Pursuit of self-reliance by minimising economic dependencies on China has been accentuated by the mounting strategic unease of almost all major Indo-Pacific countries with China. US-China trade and business hostilities have accelerated along with the growth in the Covid-19 pandemic. In parallel, China’s trade and political ties have become complicated with Australia. India, which has major outstanding issues with China, is now engaged in de-escalating the latest border standoff with its largest neighbour. The political and geostrategic discomfort with China is palpable among the Indo-Pacific and has added impetus to endeavours to shift supply chains.
If security and geopolitics are the drivers of shifts, as opposed to cost efficiencies, businesses need to adjust to the perspective. For lead firms, cost of supply chain relocations from China, to more inefficient locations, would need to be compensated. They would expect incentives from host countries. During the Donald Trump presidency, some American businesses relocated to the US, not on efficiency grounds, but due to incentives. Businesses would expect sizeable incentives, including generous subsidies, for activating shifts. Indo-Pacific countries should be ready to offer good incentives, more so because China has already begun offering them to foreign businesses for retaining investments in the mainland.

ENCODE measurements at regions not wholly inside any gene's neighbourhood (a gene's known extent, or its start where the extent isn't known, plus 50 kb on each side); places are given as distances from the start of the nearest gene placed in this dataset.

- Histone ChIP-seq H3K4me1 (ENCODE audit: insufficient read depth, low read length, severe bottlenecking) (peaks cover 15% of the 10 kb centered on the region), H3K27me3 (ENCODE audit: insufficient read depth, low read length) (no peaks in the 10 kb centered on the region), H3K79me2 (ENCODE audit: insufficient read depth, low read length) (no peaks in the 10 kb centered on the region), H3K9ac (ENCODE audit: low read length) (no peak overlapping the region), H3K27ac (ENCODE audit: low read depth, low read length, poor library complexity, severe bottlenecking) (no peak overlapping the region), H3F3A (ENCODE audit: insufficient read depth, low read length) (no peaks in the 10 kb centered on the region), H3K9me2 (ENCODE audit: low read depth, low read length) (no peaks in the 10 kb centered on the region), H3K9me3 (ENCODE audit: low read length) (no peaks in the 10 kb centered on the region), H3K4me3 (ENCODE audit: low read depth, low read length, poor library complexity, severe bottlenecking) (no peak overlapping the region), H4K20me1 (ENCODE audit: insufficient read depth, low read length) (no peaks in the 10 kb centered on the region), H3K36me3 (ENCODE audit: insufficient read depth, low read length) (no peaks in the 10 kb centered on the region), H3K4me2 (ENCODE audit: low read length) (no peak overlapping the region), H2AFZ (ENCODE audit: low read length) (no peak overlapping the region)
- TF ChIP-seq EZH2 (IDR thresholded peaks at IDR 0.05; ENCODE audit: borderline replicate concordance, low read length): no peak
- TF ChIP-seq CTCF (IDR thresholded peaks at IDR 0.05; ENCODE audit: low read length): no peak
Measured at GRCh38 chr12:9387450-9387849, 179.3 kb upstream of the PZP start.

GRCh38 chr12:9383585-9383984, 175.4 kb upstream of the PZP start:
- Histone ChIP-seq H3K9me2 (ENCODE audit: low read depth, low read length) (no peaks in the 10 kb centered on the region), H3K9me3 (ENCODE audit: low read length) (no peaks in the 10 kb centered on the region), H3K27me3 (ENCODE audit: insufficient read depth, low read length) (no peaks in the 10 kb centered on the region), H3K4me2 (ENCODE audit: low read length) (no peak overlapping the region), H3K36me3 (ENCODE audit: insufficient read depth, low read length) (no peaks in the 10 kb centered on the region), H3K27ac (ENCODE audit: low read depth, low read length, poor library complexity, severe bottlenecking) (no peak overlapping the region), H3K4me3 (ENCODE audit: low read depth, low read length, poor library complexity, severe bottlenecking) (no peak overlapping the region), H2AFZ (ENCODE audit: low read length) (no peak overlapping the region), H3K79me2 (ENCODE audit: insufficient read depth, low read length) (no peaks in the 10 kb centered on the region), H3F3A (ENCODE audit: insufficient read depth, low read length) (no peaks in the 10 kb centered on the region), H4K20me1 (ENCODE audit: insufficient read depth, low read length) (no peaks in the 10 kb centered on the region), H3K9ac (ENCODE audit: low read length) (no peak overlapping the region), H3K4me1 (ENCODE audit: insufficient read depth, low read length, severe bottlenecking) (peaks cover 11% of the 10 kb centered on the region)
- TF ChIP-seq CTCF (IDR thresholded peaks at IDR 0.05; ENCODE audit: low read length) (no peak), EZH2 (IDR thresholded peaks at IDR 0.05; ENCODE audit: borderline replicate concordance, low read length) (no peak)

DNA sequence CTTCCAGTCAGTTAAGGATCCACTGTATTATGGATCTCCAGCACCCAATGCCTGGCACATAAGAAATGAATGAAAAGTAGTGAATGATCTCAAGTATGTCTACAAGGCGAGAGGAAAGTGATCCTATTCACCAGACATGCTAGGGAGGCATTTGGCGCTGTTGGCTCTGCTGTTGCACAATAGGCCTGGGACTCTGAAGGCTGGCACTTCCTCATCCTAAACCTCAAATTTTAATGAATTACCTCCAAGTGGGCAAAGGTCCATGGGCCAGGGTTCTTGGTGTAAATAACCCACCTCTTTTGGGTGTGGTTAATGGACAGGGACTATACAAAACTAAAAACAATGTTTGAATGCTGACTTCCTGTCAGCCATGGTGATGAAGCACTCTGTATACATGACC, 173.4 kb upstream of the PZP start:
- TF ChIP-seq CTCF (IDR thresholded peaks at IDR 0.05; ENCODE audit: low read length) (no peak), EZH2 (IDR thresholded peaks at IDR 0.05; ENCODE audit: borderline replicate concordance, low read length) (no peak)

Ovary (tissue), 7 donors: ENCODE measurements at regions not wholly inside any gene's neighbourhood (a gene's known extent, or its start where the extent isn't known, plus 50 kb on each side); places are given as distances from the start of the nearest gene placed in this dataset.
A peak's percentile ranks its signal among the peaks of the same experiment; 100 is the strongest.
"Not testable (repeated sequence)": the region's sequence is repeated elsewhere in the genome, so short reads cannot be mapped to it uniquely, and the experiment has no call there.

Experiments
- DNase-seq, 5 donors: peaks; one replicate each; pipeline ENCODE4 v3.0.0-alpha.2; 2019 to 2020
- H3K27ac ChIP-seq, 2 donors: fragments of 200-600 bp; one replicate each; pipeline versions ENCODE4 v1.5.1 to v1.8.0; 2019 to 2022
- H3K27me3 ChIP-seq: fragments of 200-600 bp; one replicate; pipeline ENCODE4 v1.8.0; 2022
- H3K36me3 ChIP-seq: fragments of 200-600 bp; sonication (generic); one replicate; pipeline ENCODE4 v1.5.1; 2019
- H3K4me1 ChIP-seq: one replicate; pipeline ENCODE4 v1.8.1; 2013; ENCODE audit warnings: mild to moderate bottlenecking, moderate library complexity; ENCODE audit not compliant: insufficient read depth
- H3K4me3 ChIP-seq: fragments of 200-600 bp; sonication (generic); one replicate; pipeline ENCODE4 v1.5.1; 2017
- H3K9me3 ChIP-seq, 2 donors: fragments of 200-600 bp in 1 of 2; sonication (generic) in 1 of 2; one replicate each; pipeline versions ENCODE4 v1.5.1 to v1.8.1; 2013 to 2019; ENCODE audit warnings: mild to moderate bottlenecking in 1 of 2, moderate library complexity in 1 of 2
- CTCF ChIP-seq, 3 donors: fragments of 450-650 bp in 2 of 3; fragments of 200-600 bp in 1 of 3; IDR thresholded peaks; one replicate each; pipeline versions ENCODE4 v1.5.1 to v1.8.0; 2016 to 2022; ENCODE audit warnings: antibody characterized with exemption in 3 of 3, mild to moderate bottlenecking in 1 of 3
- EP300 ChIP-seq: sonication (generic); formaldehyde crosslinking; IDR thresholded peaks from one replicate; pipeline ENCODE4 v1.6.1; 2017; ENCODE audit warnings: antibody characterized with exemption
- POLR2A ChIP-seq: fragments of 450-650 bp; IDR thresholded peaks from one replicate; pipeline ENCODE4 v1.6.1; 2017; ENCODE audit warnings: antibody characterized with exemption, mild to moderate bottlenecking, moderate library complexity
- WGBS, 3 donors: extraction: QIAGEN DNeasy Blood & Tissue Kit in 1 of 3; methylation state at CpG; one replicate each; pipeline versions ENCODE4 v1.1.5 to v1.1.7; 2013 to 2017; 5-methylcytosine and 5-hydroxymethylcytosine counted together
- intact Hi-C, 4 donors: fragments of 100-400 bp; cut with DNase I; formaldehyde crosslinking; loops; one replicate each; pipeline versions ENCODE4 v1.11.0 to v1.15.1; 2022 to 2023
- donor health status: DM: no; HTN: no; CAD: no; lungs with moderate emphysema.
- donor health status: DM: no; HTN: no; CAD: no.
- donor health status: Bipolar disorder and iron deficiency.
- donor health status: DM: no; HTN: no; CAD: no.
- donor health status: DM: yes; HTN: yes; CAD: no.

Indo-Pacific countries also need to note China’s importance not just as a sourcing and assembling hub, but also as major market for final demand. Post-Covid-19, supply chains would aim to become shorter and locate closer to final demand markets. China’s global significance as a final demand destination would continue to influence business decisions. Not many markets, be in Asia, Europe or elsewhere, would be able to absorb products as much as China, in the months following the recovery from Covid-19.
The task of fruitful reorganisation of supply chains within the Indo-Pacific might become easier if Indo-Pacific countries, particularly those in Asia such as India, Australia, Japan and South Korea, agree on a few essential rules of the game. These include investment-facilitating decisions like a multi-country alternative commercial arbitration framework; common tax rules, particularly on digital tax; and a set of incentives that businesses would be eligible for if they relocate supply chains and reposition them within the common group of countries. An Indo-Pacific trade agreement is too much to expect. But basic ground rules are not impossible to agree on. Otherwise, ‘snatching’ the chains from China might remain an elusive prospect.
The author is a senior research fellow and research lead (Trade & Economics) at the Institute of South Asian Studies in the National University of Singapore. Views are personal